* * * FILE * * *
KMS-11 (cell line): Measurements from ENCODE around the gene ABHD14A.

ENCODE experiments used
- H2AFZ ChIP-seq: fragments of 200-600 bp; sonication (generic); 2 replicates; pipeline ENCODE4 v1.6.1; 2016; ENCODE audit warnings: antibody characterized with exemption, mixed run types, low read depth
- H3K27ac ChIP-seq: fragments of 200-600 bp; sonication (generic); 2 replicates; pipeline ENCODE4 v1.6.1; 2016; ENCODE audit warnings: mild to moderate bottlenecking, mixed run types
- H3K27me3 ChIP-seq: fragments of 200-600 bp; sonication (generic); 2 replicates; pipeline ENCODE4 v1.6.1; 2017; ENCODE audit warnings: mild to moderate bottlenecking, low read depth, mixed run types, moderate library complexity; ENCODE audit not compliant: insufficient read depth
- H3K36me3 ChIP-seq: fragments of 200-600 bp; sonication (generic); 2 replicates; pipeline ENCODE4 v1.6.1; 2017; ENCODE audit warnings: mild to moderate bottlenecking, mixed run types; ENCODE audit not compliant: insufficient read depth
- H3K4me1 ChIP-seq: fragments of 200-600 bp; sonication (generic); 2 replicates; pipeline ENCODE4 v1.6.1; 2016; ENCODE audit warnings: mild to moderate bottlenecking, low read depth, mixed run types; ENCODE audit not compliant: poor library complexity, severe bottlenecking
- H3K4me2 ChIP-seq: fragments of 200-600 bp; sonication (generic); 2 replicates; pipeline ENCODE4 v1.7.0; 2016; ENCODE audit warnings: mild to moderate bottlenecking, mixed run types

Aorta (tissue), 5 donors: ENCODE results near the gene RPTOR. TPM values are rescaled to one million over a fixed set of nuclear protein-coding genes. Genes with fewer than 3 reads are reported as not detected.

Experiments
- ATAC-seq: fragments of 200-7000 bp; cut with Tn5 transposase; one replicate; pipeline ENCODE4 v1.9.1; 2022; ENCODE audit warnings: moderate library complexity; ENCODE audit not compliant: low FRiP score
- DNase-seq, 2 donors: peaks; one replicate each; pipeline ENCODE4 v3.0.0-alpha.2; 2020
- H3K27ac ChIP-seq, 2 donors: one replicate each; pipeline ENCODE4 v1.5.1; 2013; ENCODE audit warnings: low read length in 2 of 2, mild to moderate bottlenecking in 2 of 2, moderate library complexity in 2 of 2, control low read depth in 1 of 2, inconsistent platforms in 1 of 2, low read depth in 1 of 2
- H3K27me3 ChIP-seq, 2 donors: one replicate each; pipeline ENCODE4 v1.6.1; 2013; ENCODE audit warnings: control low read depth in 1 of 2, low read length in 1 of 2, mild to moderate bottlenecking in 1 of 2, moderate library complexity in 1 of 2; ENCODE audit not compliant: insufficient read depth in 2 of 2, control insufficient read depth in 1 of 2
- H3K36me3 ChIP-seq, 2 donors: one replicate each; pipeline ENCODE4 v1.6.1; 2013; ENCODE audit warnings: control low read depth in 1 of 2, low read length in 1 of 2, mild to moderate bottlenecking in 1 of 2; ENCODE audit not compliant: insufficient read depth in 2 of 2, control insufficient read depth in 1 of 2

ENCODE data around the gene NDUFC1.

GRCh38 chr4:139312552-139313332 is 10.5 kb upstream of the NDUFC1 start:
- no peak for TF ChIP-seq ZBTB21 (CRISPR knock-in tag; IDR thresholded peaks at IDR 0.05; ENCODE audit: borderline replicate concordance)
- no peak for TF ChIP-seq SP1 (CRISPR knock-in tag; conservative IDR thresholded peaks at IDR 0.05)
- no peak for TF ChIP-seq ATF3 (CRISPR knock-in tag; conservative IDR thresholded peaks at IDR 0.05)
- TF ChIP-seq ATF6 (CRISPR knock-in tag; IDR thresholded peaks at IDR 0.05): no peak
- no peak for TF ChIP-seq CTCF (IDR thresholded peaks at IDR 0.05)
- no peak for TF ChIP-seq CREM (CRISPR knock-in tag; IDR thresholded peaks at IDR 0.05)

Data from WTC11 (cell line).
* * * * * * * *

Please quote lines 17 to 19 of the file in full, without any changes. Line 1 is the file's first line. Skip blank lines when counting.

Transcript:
GRCh38 chr4:139312552-139313332 is 10.5 kb upstream of the NDUFC1 start:
- no peak for TF ChIP-seq ZBTB21 (CRISPR knock-in tag; IDR thresholded peaks at IDR 0.05; ENCODE audit: borderline replicate concordance)
- no peak for TF ChIP-seq SP1 (CRISPR knock-in tag; conservative IDR thresholded peaks at IDR 0.05)